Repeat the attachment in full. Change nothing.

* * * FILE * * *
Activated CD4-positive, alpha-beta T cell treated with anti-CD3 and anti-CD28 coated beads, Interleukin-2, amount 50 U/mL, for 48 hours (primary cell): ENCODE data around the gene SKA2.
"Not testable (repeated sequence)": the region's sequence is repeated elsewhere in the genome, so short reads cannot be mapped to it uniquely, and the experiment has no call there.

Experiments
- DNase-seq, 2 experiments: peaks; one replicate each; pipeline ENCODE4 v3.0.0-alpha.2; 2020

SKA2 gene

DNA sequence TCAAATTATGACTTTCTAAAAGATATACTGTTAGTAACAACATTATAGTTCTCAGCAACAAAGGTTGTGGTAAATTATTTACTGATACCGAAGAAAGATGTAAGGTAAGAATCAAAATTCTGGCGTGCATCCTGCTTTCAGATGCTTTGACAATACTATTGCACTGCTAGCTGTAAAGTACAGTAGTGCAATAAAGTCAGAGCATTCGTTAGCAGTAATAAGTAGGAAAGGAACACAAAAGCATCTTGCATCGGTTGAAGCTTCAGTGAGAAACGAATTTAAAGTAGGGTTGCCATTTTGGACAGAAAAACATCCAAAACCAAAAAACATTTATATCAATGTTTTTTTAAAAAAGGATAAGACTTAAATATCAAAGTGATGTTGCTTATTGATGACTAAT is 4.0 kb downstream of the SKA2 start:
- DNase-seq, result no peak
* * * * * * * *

Activated CD4-positive, alpha-beta T cell treated with anti-CD3 and anti-CD28 coated beads, Interleukin-2, amount 50 U/mL, for 48 hours (primary cell): ENCODE data around the gene SKA2.
"Not testable (repeated sequence)": the region's sequence is repeated elsewhere in the genome, so short reads cannot be mapped to it uniquely, and the experiment has no call there.

Experiments
- DNase-seq, 2 experiments: peaks; one replicate each; pipeline ENCODE4 v3.0.0-alpha.2; 2020

SKA2 gene

DNA sequence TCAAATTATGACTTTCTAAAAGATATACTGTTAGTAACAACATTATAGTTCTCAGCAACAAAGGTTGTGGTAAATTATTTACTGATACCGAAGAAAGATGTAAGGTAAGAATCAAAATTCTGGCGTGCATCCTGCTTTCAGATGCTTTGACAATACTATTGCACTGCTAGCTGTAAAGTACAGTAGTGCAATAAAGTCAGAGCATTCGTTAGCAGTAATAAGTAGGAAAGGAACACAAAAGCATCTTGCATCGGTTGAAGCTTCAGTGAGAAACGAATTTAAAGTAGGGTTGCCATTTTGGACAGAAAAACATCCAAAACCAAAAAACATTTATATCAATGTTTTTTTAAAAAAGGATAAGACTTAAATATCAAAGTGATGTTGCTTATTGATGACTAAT is 4.0 kb downstream of the SKA2 start:
- DNase-seq, result no peak